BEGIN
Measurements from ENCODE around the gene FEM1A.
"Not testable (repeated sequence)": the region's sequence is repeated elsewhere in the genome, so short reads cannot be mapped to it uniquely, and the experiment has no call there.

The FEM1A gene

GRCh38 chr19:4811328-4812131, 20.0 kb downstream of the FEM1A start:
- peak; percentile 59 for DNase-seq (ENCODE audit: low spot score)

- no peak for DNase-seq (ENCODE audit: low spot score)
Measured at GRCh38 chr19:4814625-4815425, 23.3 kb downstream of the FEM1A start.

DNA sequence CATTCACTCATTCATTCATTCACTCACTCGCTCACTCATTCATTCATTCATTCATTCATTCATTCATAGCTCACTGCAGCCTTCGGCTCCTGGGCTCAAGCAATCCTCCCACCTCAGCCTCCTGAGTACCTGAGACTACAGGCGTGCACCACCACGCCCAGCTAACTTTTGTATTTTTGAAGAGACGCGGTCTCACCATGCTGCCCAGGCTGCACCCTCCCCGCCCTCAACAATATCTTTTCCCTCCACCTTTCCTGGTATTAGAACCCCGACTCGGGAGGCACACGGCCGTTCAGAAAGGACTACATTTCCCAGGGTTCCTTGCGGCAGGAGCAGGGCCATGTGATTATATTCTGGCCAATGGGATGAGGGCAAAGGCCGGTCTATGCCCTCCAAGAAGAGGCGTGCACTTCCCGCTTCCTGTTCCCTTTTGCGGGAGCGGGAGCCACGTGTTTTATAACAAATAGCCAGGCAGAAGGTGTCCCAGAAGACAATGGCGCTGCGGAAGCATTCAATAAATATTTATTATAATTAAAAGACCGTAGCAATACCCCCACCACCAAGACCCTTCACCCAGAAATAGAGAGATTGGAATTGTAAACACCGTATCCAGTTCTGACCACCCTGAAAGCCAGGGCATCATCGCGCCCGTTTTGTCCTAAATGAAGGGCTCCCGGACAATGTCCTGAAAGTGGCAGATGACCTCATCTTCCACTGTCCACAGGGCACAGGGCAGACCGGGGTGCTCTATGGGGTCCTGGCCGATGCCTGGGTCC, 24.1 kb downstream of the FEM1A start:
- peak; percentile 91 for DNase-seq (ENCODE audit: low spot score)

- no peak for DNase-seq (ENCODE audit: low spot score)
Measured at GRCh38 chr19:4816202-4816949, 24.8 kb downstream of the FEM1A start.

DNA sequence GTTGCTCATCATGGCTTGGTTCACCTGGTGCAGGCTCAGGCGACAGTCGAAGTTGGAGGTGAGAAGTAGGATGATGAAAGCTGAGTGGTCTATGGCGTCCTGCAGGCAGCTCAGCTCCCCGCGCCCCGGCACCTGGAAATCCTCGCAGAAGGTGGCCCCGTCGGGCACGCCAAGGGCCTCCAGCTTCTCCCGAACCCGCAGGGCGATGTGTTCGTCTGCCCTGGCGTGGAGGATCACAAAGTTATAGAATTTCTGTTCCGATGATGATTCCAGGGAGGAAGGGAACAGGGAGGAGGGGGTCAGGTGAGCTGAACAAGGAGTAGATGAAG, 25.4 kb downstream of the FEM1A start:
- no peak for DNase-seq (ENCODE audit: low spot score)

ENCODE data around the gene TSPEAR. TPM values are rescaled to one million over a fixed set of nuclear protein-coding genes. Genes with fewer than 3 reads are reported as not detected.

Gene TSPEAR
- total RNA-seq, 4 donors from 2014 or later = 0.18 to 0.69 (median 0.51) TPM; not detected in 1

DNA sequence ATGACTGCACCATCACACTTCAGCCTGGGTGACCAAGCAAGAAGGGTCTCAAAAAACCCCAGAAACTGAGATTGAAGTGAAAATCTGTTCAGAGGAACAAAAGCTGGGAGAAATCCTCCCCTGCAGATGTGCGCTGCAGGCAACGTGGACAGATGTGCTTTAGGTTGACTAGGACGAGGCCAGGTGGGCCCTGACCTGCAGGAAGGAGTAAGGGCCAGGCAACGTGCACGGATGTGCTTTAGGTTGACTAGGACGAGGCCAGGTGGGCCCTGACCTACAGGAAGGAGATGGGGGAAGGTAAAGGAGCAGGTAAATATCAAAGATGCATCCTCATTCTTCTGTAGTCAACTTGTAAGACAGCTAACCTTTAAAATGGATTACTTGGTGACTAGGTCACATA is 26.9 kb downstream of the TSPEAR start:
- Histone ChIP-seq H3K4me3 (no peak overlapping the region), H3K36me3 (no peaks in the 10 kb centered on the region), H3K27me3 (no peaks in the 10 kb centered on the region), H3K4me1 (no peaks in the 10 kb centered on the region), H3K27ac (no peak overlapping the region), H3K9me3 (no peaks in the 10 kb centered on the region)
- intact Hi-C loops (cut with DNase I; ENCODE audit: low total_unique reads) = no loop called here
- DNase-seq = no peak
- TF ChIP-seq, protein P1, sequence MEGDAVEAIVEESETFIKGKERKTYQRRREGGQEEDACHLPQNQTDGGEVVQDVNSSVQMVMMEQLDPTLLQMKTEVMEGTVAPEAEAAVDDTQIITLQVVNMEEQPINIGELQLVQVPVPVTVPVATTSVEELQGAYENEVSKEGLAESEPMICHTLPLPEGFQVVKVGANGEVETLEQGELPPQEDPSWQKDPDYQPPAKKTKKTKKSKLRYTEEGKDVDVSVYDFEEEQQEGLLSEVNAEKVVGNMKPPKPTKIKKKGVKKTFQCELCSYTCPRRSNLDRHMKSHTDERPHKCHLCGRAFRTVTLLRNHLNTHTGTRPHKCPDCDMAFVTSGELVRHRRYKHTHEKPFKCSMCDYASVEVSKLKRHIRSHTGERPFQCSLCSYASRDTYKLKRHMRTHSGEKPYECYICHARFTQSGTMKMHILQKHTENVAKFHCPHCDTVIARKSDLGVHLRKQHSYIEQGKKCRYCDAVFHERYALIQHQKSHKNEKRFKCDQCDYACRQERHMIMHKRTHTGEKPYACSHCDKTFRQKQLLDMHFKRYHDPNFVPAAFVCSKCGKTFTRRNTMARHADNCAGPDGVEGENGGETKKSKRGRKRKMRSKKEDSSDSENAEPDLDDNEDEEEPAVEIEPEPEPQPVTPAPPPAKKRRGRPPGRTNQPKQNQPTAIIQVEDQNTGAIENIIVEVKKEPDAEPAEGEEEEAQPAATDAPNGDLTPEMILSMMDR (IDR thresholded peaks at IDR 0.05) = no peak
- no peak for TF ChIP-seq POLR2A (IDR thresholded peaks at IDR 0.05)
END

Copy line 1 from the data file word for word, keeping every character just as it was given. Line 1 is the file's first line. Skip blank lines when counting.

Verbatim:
Measurements from ENCODE around the gene FEM1A.